Pregnancy: Stages of Giving Birthby Erin Schreiner
While many women do not look forward to the discomfort associated with labor, they are excited about meeting their much anticipated bundle of joy. By knowing what to expect from labor, you can reduce your fear of the unknown and make the process more enjoyable and stress-free. Labor commonly breaks down into three distinct phases. Each of these phases plays an important part in the birth of your baby.
Stage 1: Getting Down to Work
The first stage of labor has three parts. Early or latent labor is the first part of the childbirth process. In this portion of labor, contractions begin and a mother's cervix starts to dilate. This stage of labor lasts an average of eight hours, or until the mother's cervix dilates to 4 cm. During this first part of labor, many mothers experience their bloody show, or the discharge of the protective mucus plug that covered the cervix during pregnancy, the Mayo Clinic says. Contractions will be irregular. Many mothers spend this part of the labor process at home or somewhere other than in the hospital.
Once a mother's cervix reaches 4 cm, she progresses into active labor. In this stage of labor, contractions are closer together and generally more painful. During this stage, moms can expect contractions every five minutes that last up to a minute in length. Many mothers walk around to progress their labor during this stage. A woman decides during this stage whether she wants an epidural, and the pain medication, if requested, is administered. This stage lasts until the mother's cervix successfully dilates to 7 cm.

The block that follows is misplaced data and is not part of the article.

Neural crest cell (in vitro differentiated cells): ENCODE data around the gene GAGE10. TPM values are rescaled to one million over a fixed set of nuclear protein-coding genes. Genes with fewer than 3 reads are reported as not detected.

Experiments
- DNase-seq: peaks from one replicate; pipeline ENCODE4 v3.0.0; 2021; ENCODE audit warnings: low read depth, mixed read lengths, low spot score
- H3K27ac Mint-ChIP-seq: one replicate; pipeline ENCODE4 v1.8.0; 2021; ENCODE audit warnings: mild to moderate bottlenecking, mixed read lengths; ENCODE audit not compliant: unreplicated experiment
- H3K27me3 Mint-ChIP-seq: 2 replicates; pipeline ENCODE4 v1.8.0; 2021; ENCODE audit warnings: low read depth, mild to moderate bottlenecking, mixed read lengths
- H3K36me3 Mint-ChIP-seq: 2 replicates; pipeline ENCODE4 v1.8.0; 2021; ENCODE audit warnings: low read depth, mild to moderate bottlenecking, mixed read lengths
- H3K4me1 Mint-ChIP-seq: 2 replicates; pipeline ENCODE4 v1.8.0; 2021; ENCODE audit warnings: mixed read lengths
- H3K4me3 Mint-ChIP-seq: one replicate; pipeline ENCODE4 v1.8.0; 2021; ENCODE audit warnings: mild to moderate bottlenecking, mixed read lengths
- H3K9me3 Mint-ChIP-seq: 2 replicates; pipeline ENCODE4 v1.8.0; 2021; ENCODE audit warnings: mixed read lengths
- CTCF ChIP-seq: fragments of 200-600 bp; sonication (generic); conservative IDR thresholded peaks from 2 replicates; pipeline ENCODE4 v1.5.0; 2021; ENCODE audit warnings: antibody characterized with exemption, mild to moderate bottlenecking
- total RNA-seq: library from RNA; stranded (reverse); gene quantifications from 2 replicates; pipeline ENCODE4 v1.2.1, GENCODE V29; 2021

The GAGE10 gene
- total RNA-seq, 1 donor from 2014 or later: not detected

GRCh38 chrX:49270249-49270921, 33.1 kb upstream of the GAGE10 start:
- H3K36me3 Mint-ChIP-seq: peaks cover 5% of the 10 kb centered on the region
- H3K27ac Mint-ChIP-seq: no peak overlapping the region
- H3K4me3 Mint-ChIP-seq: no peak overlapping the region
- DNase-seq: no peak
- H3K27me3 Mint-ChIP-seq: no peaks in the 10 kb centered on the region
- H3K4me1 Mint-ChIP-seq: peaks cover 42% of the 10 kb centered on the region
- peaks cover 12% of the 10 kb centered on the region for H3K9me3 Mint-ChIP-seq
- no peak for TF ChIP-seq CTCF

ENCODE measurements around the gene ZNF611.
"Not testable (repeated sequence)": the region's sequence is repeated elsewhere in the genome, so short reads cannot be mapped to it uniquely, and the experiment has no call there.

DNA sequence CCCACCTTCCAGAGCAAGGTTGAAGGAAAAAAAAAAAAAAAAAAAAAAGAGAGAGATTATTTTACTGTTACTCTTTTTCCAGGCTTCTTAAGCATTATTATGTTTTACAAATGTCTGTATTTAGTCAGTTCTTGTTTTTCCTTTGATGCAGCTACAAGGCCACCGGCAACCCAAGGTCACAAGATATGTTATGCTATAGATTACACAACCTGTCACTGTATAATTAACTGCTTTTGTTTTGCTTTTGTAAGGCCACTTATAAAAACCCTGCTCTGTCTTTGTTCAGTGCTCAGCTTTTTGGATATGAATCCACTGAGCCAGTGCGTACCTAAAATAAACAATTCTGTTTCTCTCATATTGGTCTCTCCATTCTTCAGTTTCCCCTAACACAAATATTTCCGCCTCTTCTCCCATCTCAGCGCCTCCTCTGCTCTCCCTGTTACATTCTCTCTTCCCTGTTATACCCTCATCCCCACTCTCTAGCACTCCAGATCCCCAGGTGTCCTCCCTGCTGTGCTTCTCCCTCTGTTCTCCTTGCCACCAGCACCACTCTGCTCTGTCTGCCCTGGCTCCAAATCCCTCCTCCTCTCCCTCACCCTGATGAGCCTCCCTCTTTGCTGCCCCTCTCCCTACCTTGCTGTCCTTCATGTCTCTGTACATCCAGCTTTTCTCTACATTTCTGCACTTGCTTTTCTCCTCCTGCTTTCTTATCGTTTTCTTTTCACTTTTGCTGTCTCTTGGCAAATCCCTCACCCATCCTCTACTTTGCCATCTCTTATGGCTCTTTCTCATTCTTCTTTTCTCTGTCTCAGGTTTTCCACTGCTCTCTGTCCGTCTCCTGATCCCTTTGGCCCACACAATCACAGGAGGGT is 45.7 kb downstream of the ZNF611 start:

The transition phase is the last part of Stage 1 labor. This portion is the most difficult for the mother-to-be, but also the shortest, lasting 30 minutes up to two hours, the Palo Alto Medical Foundation says. At the conclusion of this stage, the mother has reached full dilation and is ready to push her baby into the world.
Stage 2: Hello Baby
The second stage of labor requires the most effort from the mom-to-be. It is during this stage that the mother must begin pushing. The length of this stage of labor varies depending on the mother and the baby's position. For some women, the birth process requires only one contraction; for others, the act of pushing takes hours to complete, the Palo Alto Medical Foundation says. The vagina and perineum stretch at this point, and a woman may feel pressure as if she has to go to the bathroom. By the conclusion of this stage, the baby has made his way out of his mother and into the world. The umbilical cord is cut shortly after delivery.
Stage 3: Delivering the Placenta
During the third stage of labor, mom has very little work to do, and she is usually quite distracted by her new bundle of joy. The mother has mild contractions as her body works to deliver the placenta, the Mayo Clinic reports. The new mom may be asked to push once more to expel the placenta and finish the birth process. Once the placenta is expelled, the mother is done with the laboring process. This entire process can take from five to 15 minutes.
- pregnant belly button image by davidcrehner from Fotolia.com